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|| Charisma ||

4 volumes
BL, dark-urban
Publisher: BeXBoy Comics
ISBN: 483521160X, 4835211618, 4835211626, 4835211634
Mangaka: ISHIHARA Satoru

Other manga on this site by Satoru Ishihara: 38 Dousen, Afuresou na Pool, Shounen wa Asu o Kurosu, Tokyo Boogie-Woogie, Watashi no Kakurega e Douzo, Yarouze!

It is a multi-perspective story following several different characters. There are points in the third and fourth volumes that make me believe that Ishihara may have originally intended for it to be a longer series, but I can't be certain. [Note: A sequel series is being published right now. Yay for my brilliance!] The central character is Archer Rogue (and some of these katakana names are approximations, sorry). This series tries to show the gritty realism of New York City, with its racial problems and poverty problems, and street-gang violence-- the whole bit. Of course it's not too realistic. Anyway, without giving too much away, Archer's entire family is a bit off-kilter. His father Ed is bi-polar due to physical abuse from his father as a child. As a result, he beats Archer at times ("for his own good"), or swings to a scared, child-like persona and is incapable of even feeding himself. Archer's childhood was understandably difficult, and he's a rather closed-off, violent person as a result. His older half-brother Murphy is mentally retarded.

The story follows Archer (street name: El Gato) as he works with Deano to infiltrate the drug cartel that has a long-standing grudge against his gang. Along the way he meets Ken, not knowing that he is also infiltrating the cartel (for the police). It contains lots of conflict between groups, inside of groups, and with seeming random strangers. The ending had a psychological depth to it that sent shivers up my spine. This story is not for the weak of heart. Don't be expecting wild sexual romps either; Ishihara's trademark seems to be UST.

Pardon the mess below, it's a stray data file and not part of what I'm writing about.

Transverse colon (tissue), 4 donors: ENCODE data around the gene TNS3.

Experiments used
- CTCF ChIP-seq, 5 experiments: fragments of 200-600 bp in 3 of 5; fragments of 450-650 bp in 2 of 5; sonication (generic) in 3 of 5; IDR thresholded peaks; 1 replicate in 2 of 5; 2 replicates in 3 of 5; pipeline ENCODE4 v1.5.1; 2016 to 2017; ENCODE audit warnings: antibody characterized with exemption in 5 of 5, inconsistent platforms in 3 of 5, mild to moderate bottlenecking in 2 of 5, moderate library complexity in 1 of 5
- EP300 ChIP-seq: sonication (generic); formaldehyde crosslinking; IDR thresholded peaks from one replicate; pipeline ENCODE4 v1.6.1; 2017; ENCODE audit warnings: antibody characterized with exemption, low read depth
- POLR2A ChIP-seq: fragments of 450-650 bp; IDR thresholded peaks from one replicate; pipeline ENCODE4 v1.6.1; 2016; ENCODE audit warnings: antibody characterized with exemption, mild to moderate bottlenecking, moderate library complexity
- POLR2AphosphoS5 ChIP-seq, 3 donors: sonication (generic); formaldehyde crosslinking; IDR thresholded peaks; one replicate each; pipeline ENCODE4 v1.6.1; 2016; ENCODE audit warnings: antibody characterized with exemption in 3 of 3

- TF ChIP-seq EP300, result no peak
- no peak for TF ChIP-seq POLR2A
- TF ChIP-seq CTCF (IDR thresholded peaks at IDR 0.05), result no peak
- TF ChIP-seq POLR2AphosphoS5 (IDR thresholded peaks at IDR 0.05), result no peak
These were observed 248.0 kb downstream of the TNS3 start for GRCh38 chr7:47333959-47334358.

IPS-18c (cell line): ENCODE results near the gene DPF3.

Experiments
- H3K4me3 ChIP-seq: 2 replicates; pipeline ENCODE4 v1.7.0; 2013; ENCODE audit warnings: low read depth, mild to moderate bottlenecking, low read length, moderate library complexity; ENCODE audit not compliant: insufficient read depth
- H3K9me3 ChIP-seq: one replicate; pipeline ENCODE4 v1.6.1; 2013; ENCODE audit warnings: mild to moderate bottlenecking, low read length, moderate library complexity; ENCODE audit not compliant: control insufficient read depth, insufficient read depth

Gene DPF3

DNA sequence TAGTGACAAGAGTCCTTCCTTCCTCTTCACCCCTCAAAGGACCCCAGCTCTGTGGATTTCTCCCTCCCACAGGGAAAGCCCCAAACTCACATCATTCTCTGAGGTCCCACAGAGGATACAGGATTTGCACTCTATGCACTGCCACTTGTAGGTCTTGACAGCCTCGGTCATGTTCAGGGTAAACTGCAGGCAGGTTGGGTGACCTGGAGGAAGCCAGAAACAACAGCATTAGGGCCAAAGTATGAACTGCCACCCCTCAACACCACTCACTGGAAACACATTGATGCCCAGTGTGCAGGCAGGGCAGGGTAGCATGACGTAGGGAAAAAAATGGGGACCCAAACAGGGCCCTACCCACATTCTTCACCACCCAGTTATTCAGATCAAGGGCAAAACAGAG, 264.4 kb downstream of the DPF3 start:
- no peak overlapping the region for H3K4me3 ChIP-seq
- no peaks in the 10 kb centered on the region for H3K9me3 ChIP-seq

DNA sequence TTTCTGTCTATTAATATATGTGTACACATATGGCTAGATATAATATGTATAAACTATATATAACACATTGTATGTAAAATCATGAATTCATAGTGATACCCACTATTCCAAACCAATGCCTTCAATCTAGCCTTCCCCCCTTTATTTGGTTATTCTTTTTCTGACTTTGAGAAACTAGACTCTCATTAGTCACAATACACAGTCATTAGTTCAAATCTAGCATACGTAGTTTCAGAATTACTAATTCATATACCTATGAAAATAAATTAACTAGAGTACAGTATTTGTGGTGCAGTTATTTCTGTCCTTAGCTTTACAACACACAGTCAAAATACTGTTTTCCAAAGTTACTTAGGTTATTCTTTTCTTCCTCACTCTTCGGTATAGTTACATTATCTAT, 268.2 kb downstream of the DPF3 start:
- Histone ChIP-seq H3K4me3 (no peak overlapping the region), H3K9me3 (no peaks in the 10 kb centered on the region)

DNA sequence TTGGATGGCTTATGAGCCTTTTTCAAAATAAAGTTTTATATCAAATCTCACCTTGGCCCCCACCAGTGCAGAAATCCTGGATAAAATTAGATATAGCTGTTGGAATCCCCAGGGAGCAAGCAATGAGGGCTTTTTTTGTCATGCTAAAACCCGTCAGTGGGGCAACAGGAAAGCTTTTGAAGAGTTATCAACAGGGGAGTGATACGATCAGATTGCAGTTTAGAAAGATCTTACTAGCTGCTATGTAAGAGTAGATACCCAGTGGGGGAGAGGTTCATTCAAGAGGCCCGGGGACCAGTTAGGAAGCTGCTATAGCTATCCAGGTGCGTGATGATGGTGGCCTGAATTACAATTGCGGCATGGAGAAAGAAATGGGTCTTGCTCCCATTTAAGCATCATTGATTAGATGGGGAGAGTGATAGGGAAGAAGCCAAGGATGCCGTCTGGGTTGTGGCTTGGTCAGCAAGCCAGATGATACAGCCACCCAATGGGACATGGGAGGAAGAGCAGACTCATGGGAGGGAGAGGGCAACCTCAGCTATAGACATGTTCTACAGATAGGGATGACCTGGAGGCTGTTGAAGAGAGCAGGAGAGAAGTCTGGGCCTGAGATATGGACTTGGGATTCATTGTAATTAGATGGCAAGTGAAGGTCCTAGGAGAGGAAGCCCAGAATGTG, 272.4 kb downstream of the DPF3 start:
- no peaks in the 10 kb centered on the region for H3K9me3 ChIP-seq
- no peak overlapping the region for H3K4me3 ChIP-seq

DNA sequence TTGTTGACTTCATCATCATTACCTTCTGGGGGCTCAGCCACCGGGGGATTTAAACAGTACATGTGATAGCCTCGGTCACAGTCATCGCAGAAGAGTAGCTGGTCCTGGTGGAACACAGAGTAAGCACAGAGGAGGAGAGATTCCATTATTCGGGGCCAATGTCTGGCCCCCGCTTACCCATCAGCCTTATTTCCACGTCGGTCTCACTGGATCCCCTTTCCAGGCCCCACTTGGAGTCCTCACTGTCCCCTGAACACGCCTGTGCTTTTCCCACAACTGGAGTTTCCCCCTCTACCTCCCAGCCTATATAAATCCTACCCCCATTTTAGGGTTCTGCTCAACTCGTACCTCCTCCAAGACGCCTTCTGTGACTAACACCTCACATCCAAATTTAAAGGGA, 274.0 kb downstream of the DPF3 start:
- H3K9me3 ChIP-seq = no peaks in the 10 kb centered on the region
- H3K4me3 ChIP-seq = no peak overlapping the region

The stories in the first volume are in published order, rather than chronological: the first manga begins with Archer being released from prison for shooting his father. Then it goes back to a young 15-year-old Archer and how it all started.

What I Thought:
The art style is different from her usual style; deliberately so. It allows for more racial distinctions than the typical manga style (i.e.- Korean, Chinese, Italian, Caucasian). Also, her style was still developing and changing over the four or five years that she wrote this series.

I might venture to say that it is now my favorite of Ishihara's works. This is because Charisma is a series that is supported by the trauma of its characters more than anything else. It's not a manga to try to picture-read your way through. [Note: Highly ironic (and patronizing) that I wrote this four years or so ago, as I couldn't really read Japanese all that well back then. You'll notice a lot of corrections to information on these pages as I re-read this series and translate it.]


Vol. 1 >> Charisma | El Gato | Author's notes & extras
Vol. 2 >> Charisma 2 pt. 1 | pt. 2 | pt. 3 | pt. 4 | pt. 5
Vol. 3 >> Charisma 3 pt. 1 | pt. 2 | pt. 3 | pt. 4 | pt. 5
Vol. 4 >> Charisma 4 pt. 1 | pt. 2 | pt. 3 | pt. 4 | pt. 5 | The Eternal 2 Minutes and 30 Seconds

A sequel was published in BeXBoy Magazine, called Heavy-Duty, but the tankoubon release has been postponed for over a year now. I wibble along with the Japanese fans. Where is it?

The BeXBoy Magazine realease information, for anyone who might want it:
2001 / 4~6, 10
2002 / 4~5